True Notebooks

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Monica Rodriguez
4-3-13
“True Notebooks.”

Book Analysis (A) True Notebooks by Mark Salzman
Part # 1: Questions

1. What did you learn from reading this book?
By reading this book, I learned a lot about teenagers’ critical situations at juvenile hall. This book gave me a greater insight and deeper understanding of what their lives are like and the challenges they face in this place. I also learned that the legal system is not doing a great deal to help these young kids mend their lives. They are not being offered counseling or therapy which could help facilitate a great deal of things for them such as, getting a better orientation of a path for them to follow, dealing with the excessive amount of stress they face in a healthy way and learning tools for becoming effective members of society once they get out of that place. This book gave me a broader view of the factors that could have potentially contributed and played a big role in these teenagers getting engaged with gangs or committing these crimes. Most of these teenagers, to not say all, come from a very dysfunctional family where they were either battered by the father, had no positive role model to follow or no parents at all. Probably most of them joined gangs to feel they belonged to a group or where part of a family. I learned how miserable they feel by being in this place and the feelings they experience such as, loneliness, confusion, depression, no sense of personal worth and extreme stress. Many of them feel like they just want to die. All these feelings are not being managed by therapy or counseling but rather by just having regular nurses give them psych drugs which is very sad. I learned that these young kids are in great need of affection especially from their mothers and how much a compliment means to them. I also learned the importance of being tough as a survival skill in the prison setting. Many of these teenagers feel remorse for what they have done and would like to have a second chance at life and not make the same mistakes, yet they feel confused and think that if they are let “in the outs” they could go back to making the same mistakes all over again. That’s when I think of the importance of offering these young kids therapy and counseling and not just punishment for their crimes. I loved this book because I found it very realistic, entertaining and interactive. I loved that the author presented the actual teenagers’ writings that made it very interesting and touching to me.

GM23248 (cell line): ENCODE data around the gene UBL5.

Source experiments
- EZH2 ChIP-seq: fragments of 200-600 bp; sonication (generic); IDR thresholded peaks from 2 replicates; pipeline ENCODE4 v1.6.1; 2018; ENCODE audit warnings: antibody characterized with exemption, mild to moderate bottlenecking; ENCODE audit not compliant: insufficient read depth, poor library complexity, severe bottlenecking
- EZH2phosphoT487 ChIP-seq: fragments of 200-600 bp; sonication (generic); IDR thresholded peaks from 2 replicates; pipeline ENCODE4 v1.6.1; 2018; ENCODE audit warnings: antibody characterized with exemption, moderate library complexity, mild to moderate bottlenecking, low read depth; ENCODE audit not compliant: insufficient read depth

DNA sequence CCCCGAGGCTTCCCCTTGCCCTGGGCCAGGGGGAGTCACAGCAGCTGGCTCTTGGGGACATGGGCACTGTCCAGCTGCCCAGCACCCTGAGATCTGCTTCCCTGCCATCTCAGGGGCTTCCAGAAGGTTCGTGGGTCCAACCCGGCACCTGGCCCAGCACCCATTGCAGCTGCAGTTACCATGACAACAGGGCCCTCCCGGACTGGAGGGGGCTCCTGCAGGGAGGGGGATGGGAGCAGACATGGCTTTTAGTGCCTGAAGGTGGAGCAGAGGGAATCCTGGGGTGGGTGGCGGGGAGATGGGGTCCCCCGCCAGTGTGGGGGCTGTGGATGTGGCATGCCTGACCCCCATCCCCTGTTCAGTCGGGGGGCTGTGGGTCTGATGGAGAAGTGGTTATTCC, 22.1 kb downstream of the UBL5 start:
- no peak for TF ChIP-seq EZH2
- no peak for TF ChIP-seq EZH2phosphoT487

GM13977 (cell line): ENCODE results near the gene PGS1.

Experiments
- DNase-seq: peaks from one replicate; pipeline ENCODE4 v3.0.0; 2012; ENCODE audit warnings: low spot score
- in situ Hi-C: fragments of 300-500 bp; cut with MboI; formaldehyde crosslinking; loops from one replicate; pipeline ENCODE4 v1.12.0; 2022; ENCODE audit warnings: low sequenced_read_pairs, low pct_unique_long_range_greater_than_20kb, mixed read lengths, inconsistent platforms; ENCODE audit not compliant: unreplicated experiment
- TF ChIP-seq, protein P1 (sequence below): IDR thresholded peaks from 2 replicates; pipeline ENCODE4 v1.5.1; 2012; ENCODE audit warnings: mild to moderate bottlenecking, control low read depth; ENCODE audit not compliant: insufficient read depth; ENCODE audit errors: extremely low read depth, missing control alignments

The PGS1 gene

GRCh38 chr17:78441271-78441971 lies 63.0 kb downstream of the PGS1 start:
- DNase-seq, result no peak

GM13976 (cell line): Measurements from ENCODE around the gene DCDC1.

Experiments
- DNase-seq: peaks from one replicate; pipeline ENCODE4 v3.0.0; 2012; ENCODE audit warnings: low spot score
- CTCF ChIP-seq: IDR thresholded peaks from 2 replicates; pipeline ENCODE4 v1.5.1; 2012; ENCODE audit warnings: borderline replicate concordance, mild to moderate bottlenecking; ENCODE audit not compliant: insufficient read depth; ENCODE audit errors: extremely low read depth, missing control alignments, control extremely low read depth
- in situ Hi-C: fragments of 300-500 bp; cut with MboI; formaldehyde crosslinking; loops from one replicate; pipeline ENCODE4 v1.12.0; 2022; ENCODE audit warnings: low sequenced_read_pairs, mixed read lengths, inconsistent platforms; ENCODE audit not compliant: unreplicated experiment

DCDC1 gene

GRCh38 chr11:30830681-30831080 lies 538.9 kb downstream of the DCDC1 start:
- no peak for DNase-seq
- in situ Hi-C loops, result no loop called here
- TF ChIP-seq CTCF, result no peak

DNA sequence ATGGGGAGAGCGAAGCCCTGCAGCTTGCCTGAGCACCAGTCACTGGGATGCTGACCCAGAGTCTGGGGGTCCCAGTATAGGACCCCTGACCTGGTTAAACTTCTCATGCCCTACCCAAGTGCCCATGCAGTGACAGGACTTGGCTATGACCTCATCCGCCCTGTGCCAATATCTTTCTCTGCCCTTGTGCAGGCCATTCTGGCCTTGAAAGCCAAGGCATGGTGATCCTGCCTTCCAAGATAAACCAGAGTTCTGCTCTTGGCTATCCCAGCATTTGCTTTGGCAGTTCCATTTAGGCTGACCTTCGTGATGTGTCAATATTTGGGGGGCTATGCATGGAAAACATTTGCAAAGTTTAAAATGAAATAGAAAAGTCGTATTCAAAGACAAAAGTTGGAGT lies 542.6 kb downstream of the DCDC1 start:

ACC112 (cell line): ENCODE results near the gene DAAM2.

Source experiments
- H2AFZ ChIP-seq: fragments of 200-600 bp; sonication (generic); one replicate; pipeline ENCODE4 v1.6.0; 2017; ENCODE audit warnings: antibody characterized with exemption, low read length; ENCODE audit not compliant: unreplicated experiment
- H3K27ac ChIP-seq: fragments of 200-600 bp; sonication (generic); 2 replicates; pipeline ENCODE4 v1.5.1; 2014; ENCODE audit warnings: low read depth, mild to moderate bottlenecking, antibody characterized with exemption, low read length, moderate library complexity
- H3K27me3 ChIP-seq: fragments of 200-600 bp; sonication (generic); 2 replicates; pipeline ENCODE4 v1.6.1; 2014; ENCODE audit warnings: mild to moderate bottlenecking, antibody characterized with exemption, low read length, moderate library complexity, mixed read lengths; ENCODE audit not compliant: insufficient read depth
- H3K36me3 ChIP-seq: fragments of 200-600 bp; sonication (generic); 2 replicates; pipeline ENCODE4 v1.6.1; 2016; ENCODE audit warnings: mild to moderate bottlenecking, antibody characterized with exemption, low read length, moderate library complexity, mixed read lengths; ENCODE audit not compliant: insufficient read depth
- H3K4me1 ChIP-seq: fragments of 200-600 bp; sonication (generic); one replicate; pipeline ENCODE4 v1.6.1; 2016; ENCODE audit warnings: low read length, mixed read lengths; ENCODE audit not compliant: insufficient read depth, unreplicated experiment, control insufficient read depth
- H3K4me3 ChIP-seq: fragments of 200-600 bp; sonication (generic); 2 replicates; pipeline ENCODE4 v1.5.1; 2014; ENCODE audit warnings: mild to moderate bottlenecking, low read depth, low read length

1. Why was there so much resistance from the administration to having a writing retreat? There was so much resistance from the administration because girls from a writing class would participate in the writing retreat as well. The authorities saw this as a danger and chaos factor since the boys do not see girls often and are eager to be around them.

2. What was Salzman’s strategy for dealing with the “clowns”? Why, in your opinion, do some of the boys act like clowns? His strategy for dealing with the clowns was that of letting them express themselves, their opinions and feeling openly and not judging them. He would just listen to what they had to say even though he would not necessarily like it or agree with them. Then, he would re-direct them back to writing and gave them topics, that he saw were of interest to them, for them to write about. He also implemented a policy of a warning. If he heard them talking and not writing, they were given a warning the first time; then if he heard them talking again they were out of the class. He did all this so the teenagers, not only the clowns, would feel accepted and feel free to keep expressing their thoughts. He did not want to risk the whole class feeling judged and then not being able to express their inner truth and reality. In my opinion, some of the boys acted like clowns to distract themselves from the harsh reality they are living in that place, as well as to mask their inner...
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